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ref: -2009 tags: Baldwin effect finches date: 02-22-2021 17:35 gmt revision:0 [head]

Evolutionary significance of phenotypic accommodation in novel environments: an empirical test of the Baldwin effect

Up until reading this, I had thought that the Balwin effect refers to the fact that when animals gain an ability to learn, this allows them to take new ecological roles without genotypic adaptation. This is a component of the effect, but is not the original meaning, which is opposite: when species adapt to a novel environment through phenotypic adptation (say adapting to colder weather through within-lifetime variation), evolution tends to push these changes into the germ line. This is something to the effect of Lamarkian evolution.

In the case of house finches, as discussed in the link above, this pertains to increased brood variability and sexual dimorphism due to varied maternal habits and hormones due to environmental stress. This variance is then rapidly operated on by natural selection to tune the finch to it's new enviroment, including Montana, where the single author did most of his investigation.

There are of course countless other details here, but still this is an illuminating demonstration of how evolution works to move information into the genome.

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ref: notes-0 tags: data effectiveness Norvig google statistics machine learning date: 12-06-2011 07:15 gmt revision:1 [0] [head]

The unreasonable effectiveness of data.

  • counterpoint to Eugene Wigner's "The Unreasonable effectiveness of mathematics in the natural sciences"
    • that is, math is not effective with people.
    • we should not look for elegant theories, rather embrace complexity and make use of extensive data. (google's mantra!!)
  • in 2006 google released a trillion-word corpus with all words up to 5 words long.
  • document translation and voice transcription are successful mostly because people need the services - there is demand.
    • Traditional natural language processing does not have such demand as of yet. Furthermore, it has required human-annotated data, which is expensive to produce.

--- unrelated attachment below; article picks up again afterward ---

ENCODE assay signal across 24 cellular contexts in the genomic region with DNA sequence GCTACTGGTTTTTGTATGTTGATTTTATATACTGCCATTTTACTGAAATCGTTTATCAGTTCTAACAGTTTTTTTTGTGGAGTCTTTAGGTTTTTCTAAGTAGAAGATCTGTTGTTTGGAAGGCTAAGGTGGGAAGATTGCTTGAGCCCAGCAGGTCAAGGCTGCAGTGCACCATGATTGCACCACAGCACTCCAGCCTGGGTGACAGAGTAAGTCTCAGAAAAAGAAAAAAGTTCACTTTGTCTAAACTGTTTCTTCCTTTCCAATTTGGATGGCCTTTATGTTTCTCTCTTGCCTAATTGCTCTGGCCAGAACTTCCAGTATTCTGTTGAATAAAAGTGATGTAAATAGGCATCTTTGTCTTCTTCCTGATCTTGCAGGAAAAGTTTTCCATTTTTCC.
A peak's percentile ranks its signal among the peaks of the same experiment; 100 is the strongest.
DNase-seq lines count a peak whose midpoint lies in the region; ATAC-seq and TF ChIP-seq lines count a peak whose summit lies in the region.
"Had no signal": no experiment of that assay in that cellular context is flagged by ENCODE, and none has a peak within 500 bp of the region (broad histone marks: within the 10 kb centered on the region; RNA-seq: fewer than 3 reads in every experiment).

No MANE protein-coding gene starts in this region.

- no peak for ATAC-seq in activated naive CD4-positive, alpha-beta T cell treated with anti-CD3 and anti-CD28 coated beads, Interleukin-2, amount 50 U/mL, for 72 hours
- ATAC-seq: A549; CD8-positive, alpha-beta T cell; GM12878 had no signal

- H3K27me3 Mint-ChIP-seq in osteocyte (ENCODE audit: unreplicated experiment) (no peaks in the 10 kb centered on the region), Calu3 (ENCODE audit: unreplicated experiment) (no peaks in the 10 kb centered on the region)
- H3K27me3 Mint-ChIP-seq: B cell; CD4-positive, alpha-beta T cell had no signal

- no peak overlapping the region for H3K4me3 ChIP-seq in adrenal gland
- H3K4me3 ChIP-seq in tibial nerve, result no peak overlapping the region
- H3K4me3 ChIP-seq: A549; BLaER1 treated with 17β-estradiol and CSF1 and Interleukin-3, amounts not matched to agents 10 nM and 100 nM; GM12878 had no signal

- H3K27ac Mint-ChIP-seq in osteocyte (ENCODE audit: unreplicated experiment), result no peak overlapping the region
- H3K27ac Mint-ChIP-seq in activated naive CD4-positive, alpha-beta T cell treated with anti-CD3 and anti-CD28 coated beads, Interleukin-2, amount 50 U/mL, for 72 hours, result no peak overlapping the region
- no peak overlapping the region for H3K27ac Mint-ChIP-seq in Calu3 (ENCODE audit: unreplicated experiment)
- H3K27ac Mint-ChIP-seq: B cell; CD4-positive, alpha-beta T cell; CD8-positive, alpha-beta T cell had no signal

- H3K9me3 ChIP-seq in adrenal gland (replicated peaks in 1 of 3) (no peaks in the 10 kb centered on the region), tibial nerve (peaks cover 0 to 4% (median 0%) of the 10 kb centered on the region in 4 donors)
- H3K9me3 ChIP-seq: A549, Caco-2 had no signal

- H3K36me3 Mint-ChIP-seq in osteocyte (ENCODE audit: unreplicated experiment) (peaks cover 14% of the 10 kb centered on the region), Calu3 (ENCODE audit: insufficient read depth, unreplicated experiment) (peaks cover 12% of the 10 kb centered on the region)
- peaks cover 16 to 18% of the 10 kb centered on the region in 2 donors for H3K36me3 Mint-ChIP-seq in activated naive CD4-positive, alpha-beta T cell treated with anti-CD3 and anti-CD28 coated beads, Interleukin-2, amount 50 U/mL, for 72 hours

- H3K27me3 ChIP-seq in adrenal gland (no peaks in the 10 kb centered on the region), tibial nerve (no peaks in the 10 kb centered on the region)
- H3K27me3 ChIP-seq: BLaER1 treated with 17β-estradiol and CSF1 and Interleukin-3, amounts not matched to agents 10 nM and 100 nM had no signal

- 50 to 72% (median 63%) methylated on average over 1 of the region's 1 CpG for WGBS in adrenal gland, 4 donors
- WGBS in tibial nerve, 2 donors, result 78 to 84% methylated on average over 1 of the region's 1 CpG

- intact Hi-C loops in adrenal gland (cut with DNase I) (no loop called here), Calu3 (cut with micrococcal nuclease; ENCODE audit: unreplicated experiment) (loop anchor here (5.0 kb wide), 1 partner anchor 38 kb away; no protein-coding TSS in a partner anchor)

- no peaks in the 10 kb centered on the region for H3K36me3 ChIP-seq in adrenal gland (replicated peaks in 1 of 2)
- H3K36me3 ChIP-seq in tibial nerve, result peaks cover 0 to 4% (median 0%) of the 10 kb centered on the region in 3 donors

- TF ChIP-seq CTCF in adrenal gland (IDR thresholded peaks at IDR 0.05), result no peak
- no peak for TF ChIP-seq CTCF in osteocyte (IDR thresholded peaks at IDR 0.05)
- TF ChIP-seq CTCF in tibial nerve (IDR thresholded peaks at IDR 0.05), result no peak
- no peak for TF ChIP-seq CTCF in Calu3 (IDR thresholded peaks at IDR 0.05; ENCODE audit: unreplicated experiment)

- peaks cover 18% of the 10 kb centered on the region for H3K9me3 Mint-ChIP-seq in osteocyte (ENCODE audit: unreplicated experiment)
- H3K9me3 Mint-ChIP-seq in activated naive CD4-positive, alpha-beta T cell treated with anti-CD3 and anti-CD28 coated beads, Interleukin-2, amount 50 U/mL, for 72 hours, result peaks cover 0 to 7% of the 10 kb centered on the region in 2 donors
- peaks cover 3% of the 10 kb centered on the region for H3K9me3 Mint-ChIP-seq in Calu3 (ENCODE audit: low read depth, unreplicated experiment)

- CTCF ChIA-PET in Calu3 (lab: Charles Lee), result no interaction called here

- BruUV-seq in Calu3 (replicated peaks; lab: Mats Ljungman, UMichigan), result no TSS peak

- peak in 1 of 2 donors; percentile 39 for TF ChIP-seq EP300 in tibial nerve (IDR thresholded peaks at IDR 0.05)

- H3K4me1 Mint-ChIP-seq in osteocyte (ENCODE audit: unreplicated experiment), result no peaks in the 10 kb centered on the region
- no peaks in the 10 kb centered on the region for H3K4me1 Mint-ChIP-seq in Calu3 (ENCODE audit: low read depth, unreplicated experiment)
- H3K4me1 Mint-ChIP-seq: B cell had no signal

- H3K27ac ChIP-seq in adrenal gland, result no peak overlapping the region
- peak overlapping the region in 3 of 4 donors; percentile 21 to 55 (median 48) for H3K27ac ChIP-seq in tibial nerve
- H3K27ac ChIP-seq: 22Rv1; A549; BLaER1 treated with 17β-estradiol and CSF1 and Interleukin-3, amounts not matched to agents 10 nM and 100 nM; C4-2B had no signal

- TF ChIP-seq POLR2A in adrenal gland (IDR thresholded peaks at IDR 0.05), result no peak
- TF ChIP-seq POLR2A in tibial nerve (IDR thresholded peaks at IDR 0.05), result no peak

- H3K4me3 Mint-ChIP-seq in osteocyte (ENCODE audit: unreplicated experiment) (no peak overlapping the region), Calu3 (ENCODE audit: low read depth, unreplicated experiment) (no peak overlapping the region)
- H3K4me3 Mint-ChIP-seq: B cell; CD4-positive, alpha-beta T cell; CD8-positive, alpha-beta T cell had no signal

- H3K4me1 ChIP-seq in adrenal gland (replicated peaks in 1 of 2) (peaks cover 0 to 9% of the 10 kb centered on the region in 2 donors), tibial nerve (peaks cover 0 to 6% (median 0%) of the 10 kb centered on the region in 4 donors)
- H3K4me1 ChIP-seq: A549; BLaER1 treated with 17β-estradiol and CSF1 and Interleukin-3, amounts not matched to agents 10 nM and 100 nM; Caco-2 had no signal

• simple models and a lot of data triumph more elaborate models based on less data.
    • for translation and any other application of ML to web data, n-gram models or linear classifiers work better than elaborate models that try to discover general rules.
  • much web data consists of individually rare but collectively frequent events.
  • because of a huge shared cognitive and cultural context, linguistic expression can be highly ambiguous and still often be understood correctly.
  • mention project halo - $10,000 per page of a chemistry textbook. (funded by DARPA)
  • ultimately suggest that there is so so much to explore now - just use unlabeled data with an unsupervised learning algorithm.

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ref: life-0 tags: IQ intelligence Flynn effect genetics facebook social utopia data machine learning date: 10-02-2009 14:19 gmt revision:1 [0] [head]

src

My theory on the Flynn effect - human intelligence IS increasing, and this is NOT stopping. Look at it from a ML perspective: there is more free time to get data, the data (and world) has almost unlimited complexity, the data is much higher quality and much easier to get (the vast internet & world!(travel)), there is (hopefully) more fuel to process that data (food!). Therefore, we are getting more complex, sophisticated, and intelligent. Also, the idea that less-intelligent people having more kids will somehow 'dilute' our genetic IQ is bullshit - intelligence is mostly a product of environment and education, and is tailored to the tasks we need to do; it is not (or only very weakly, except at the extremes) tied to the wetware. Besides, things are changing far too fast for genetics to follow.

Regarding this social media, like facebook and others, you could posit that social intelligence is increasing, along similar arguments to above: social data is seemingly more prevalent, more available, and people spend more time examining it. Yet this feels to be a weaker argument, as people have always been socializing, talking, etc., and I'm not sure if any of these social media have really increased it. Irregardless, people enjoy it - that's the important part.

My utopia for today :-)

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ref: engineering notes-0 tags: cascode amplifier jfet circuit audio miller effect input capacitance date: 03-03-2007 04:15 gmt revision:0 [head]

http://www.borbelyaudio.com/adobe/ae599bor.pdf

  • a good tutorial on using JFETs for audio amplifier applications
  • shows use of a cascode topology to reduce the miller input-capacitance.